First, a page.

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Icon: Studies in the History of an Idea
New York: New York University Press, 1992
BR238 .B36 1992
Over the centuries of European debate about the nature and status of images of God and sacred figures - debates that have often upset the established order and shaken societies to their core - an identifiable doctrine has emerged of the image in general and of the divine image in particular. In this facinating work, Moshe Barasch concentrates on historical arguments attacking and defending iconic representation in the early Christian world, from the period of Late Antiquity up to the great and classic defenses of images by St. John of Damascus and Theodore of Studion. Icon is a work that extends beyond the immediate concerns of religion, philosophy, aesthetics, history, and art to engage them all.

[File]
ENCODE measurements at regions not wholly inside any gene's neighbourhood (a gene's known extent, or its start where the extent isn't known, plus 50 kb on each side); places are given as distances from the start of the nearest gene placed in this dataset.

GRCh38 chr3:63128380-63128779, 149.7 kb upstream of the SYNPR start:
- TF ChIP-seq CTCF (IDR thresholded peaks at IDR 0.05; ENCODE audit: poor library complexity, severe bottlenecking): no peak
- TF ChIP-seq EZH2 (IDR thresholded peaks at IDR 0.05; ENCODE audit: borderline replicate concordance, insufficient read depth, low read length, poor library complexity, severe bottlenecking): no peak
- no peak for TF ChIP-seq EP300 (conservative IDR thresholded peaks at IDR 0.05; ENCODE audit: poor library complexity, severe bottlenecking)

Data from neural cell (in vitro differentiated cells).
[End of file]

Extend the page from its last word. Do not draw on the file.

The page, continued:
Moshe Barasch is Jack Cotton Professor of the History of Art at the Hebrew University of Jerusalem and has specialized in writing broadly on art history for many years. He has served as visiting professor at several American universities, including Yale University, Cornell University (Society for the Humanities), and New York University. Among his numerous books are Theories of Art: From Plato to Winckelmann and Modern Theories of Art, I: From Winckelmann to Baudelaire, both published by New York University Press.
Quoted from dust jacket.